This Top-to-Bottom Home Reno’s Secret Weapon: A Space-Maximizing Mom
Can't-Miss House Tours Straight to Your Inbox
Keep up with our latest house tours each weekday with our House Tour of the Day newsletter
Name: Dana and Dan Asadorian, our pup Annabelle
Location: Ditmas Park, Brooklyn
Size (in square feet): 925 square feet
Years Lived In: 2.5 years, owned
After renovating the kitchen and bathroom of our first apartment in Windsor Terrace, we were confident that we could take on a bigger project. This apartment was massive compared to others we’d seen, but it didn’t show particularly well due to its blindingly white walls and unused space in the kitchen, bathroom, and entryway. But the bones were solid, and we loved the neighborhood, so we went for it.
When it was time to renovate, we had a secret weapon: my mother. When I was a kid, she was constantly sketching out new ideas for our home and directing kitchen upgrades. One of the contractors she worked with in 2005 said, “Hey, you’re really good at this,” and offered her a job. She learned quickly, and in 2011 she founded Kitchen Visions, a kitchen and bath design firm in the Boston area that’s been going strong since. She’s a wizard when it comes to maximizing space and storage: She reconfigured all of the closets, extended the bathroom for a washer/dryer, had the brilliant idea to build out a pantry across from the kitchen, and helped us chop up the layout to create an entirely new room that we now use as an office.
This was a family affair all around. My husband, Dan, was interested in learning what goes into a renovation, so he worked alongside our contractor doing a bunch of the actual labor for a small discount on our costs. He touched everything in the apartment, from beginning to end (initial demolition to final touches on molding) and top to bottom (installing new recessed lights all the way down to sound-proofing the sub-floors). The entire renovation took about 3.5 months while we sublet another apartment in our building. During that time, we were living with all of our boxes and furniture and the sublet owner’s stuff, only able to move around through tiny pathways between piles. (We do not recommend this. In retrospect, I wish we had sprung for a few months of storage).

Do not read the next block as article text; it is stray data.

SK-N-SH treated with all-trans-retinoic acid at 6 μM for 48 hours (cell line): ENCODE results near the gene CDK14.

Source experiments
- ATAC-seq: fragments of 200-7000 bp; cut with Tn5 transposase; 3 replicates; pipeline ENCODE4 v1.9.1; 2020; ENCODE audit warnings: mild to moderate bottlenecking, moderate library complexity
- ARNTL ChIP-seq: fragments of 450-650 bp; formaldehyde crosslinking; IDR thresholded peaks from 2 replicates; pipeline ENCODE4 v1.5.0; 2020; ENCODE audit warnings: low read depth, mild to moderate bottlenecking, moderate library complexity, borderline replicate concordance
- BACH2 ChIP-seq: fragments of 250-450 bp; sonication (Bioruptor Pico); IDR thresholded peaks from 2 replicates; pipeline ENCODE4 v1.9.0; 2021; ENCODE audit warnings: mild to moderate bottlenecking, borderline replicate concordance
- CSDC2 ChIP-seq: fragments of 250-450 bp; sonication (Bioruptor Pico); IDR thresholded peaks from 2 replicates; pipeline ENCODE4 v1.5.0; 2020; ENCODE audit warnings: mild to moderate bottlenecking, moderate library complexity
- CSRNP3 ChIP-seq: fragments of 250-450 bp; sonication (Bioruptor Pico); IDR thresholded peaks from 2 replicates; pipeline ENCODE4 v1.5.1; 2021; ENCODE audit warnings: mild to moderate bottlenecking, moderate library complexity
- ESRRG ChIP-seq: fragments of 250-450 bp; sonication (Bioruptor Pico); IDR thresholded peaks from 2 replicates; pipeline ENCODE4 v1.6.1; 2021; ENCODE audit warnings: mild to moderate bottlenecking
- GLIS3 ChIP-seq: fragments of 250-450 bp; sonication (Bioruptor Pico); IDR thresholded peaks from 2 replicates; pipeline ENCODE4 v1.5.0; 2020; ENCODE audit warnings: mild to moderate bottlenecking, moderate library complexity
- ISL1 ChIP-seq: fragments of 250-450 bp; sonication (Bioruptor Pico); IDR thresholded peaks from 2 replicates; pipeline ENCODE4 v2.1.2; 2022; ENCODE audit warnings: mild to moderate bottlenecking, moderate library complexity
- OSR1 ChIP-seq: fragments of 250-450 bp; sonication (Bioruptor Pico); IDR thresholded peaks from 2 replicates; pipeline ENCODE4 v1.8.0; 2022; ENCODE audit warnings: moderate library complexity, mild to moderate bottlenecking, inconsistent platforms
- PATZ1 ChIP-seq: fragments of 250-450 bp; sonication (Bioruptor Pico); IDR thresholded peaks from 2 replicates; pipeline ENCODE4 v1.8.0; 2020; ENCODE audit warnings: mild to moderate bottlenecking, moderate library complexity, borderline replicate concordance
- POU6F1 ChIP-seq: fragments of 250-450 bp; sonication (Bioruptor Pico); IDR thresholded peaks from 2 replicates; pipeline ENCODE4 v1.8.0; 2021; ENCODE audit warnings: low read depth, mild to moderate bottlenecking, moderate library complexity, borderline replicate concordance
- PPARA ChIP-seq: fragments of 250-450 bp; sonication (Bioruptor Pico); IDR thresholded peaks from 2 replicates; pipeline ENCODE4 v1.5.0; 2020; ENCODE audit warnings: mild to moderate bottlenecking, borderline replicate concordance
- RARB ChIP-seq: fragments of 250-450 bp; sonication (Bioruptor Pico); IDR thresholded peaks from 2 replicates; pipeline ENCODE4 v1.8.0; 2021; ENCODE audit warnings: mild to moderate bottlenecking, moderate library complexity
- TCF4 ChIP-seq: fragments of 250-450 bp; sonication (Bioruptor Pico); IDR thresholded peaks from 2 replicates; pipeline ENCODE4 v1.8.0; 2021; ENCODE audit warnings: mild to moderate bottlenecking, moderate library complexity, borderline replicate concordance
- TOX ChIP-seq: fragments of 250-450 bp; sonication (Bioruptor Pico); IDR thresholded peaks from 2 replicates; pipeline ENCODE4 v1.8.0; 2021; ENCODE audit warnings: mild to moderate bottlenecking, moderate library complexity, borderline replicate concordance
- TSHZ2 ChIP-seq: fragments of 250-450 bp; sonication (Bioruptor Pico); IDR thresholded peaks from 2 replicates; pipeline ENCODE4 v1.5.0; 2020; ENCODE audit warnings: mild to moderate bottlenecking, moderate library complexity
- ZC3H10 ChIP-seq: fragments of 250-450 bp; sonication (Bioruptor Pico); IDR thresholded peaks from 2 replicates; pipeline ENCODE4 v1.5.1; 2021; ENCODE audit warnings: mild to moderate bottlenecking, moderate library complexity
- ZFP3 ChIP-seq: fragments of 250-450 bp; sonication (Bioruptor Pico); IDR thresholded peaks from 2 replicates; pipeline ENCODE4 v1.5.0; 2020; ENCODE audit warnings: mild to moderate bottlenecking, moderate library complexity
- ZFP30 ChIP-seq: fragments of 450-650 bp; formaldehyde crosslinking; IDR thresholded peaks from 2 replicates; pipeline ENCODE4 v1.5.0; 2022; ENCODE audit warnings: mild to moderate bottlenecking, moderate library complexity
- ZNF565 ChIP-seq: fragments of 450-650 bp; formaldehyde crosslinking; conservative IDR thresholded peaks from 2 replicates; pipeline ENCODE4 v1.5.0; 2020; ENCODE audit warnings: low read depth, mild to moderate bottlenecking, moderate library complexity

My job was more cosmetic: picking out cabinetry, tiles, lighting, paint, and layouts. We suspected we’d only be in this apartment for a few years (which is true, because we’re moving to San Francisco next month!), so I chose fairly safe finishes that would make the apartment easier to sell. That included oak floors, off-white walls, quartz countertops, and yes, white subway tile in the kitchen. Those made for a neutral base to build off of; we added the bulk of the character with art, furniture, and plants. Visit Dana’s website for more inspo.
Apartment Therapy Survey:
Our Style: We can’t commit to one style. When I look at our furniture and decor, we’ve got industrial, country Shaker, contemporary, mid-century, and Scandinavian all situated in the middle of an Art Deco building from the 1930s. Somehow it works. It helps to keep a few threads running throughout the space: black metal, wood, and a few choice accent colors. I also tend to gravitate toward teals and blues. There’s something really nice about blending traditionally feminine and masculine energies such as welded metal with soft abstract art or angular glass with earthy textures.
Inspiration: Family is a huge one! I’m so proud of the business my mom has built, and I often run design ideas by her. Our parents are actually all small business owners, which has definitely imbued us with a sense of appreciation for independent makers, artists, and businesses. I follow a ton of artists and designers to keep the inspiration flowing: Dani Schaefer, Cristiane Spangsberg, Maja Dlugolecki, Meg Lavalette, Sarah Sherman Samuel, Vonnegut Kraft, Boston Pollen, Tappan Collective. (I could keep going…)